Some went down to the sea in ships


This morning, one of the psalms for Morning Prayer was Psalm 107, and this morning, like every month, verse 23 stopped me in my tracks:

‘Some went down to the sea in ships                                                                              and plied their trade in deep waters;’

And I don’t know why it always makes me stop and think, but it does. Just that one half verse, ‘Some went down to the sea in ships,’ sets my mind wondering. Where were they from? Why did they leave? What happened to the ones who didn’t go? How far was the sea? Did they know it was there, or did they set out into the unknown? What did they do when they reached the sea? Where did they go?

But then, reading the psalm again, not during Morning Prayer but later, and with a different eye, I saw there were other groups of people. ‘Some wandered in desert wastes,’ and they had a horrible time being hungry and thirsty and having nowhere to live, but they cried to God and he led them to a city where they could make their home. ‘Some sat in darkness and deep gloom,’ because they had rejected God, but when they cried out in their misery they were led out of their despair. ‘Some were fools and took to rebellious ways,’ and that almost killed them, but again when they cried out God delivered them. Finally, ‘some went down to the sea in ships,’ and although they saw the wonders of the oceans God caused a storm to toss them about. In their fear they cried out to God and he stilled the storm, and ‘brought them to the harbour they were bound for’.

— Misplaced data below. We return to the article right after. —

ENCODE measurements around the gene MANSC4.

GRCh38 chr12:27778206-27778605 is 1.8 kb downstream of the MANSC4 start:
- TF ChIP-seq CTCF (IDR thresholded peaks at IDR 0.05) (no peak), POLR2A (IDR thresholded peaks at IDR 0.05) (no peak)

So that answered some of my questions: What happened to the others? Where did the ones in the ships go? They all sounded like quite foolhardy types who thought they could do all kinds of ill-advised things on their own. Then they were humbled and in peril, and finally threw themselves on God’s mercy. Of all of them, we read,

‘Let them give thanks to the LORD for his mercy                                                                    and the wonders he does for his children.’

But I still have a question. ‘Some went down to the sea in ships,’ and were ‘brought . . . to the harbour they were bound for.’ But did they ever go home?